What are Course Objectives?
And more importantly, how are they different from Learning Outcomes? Course objectives are broader goals that can be applied to each level of a multi-level course. For example, a course objective in an English for Academic Purposes (EAP) course may look like this:
Understand and identify the main ideas in an academic text (written or spoken)
This may relate to more than one learning outcome at each level
INT.R1 - Can generally identify the main ideas in academic texts on familiar and some unfamiliar topics
UI.R1 - Can identify the main ideas in academic texts on familiar and some unfamiliar topics with rare misunderstandings
ADV.R1 - Can identify the main ideas in academic texts on a broad range of unfamiliar topics with rare misunderstandings
INT.L1 - Can generally identify the main ideas in lectures on familiar and some unfamiliar topics
UI.L1 - Can identify the main ideas in lectures on familiar and some unfamiliar topics with rare misunderstandings
ADV.L1 - Can identify the main ideas in lectures on a broad range of unfamiliar topics with rare misunderstandings
We can see that these six discrete learning outcomes share a common course objective. Each of them are adjusted to relate to a specific level (intermediate, upper intermediate or advanced) and a macro skill (reading or listening).
How many layers of learning goals are appropriate?
It is possible to have multiple layers of specificity and detail in course objectives and learning outcomes. However, it is recommended that there are only two layers as outlined above.
Each course has a title - which is shorthand for it’s all-consuming goal. These can be expressed as the Course Goal.
General English: Can use English effectively in everyday contexts
English for Academic Purposes: Can use English effectively in academic contexts
IELTS Preparation: Can pass the IELTS exam
A course has this top layer, with a single Course Goal as implicit. Beneath that are Course Objectives of which four to seven are appropriate. And then there are the learning outcomes, of which there may be between 15 and 30 per level.
The Relationship between Course Objectives and Learning Outcomes
Graves (2000) recommends that there are two main ways of interpreting the relationship between the more general Course Objectives and the more specific Learning Outcomes.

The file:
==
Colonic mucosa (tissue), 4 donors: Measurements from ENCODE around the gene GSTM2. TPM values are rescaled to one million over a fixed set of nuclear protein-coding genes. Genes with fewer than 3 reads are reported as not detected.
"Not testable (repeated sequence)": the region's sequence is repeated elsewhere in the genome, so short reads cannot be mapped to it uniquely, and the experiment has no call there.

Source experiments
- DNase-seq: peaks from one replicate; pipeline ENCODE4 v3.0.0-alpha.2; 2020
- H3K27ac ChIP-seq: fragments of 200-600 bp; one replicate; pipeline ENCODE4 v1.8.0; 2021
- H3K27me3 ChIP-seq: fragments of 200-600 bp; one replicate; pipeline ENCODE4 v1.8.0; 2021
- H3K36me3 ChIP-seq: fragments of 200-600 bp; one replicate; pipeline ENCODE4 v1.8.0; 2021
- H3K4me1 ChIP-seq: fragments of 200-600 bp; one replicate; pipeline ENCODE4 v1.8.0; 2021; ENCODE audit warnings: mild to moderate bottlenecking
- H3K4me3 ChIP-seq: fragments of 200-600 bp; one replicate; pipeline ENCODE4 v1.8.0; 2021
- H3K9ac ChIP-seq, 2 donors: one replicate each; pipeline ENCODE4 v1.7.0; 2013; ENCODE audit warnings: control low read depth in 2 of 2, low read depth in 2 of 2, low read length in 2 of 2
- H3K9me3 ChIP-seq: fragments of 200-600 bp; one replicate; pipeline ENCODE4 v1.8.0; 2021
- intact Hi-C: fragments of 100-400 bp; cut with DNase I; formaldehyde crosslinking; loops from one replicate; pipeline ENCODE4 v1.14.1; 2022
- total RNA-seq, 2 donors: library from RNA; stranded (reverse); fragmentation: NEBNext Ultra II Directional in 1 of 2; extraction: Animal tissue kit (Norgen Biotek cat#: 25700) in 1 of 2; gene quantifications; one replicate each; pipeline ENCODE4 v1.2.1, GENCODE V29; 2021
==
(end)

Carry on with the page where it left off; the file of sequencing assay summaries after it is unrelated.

Method 1: Each Course Objective has it’s own group of learning outcomes that relate to it.
This would make most sense where each Course Objective relates to a macro skill or another skill.
Can use a variety of techniques to listen a range of oral texts
L.1 Can listen for the main ideas (gist) and keywords on a range of familiar topics
L.2 Can listen for detailed meaning on a range of familiar topics
L.3 Can recognise and follow speakers’ basic attitudes, purposes and some inferences
L.4 Can use a range of basic listening strategies to answer questions
(Similar groupings of Learning Outcomes would need to be added for each level)
If there are, for example, three levels in a course, then there would be a total of twelve learning outcomes associated with that Course Objective.
Method 2: Course Objectives can relate to a wide range of Learning Outcomes.
This method is useful when integrating non-macro skills such as grammar, vocabulary and test-taking skills into the macro skills.
Can use grammar and vocabulary accurately and appropriately
S3: Can use a wide range of vocabulary accurately appropriately in an extended presentation
S4: Can use a wide range of vocabulary accurately appropriately in an extended presentation
W3: Can use a wide range of vocabulary accurately appropriately in an extended report/essay
W4: Can use a wide range of vocabulary accurately appropriately in an extended report/essay
Both approaches are appropriate, it is up to the course designer to decide which path to take. Either way, the total number of Learning Outcomes should be wide enough to cover all of the core aspects of a student’s proficiency development, but small enough to be easily understood and internalised by teachers and students alike.
Graves, K. 2000. Designing Language Courses: A guide for teachers. Newbury House Teacher Development.
For more information about learning outcomes and how to apply them to English language courses (ELICOS), please email firstname.lastname@example.org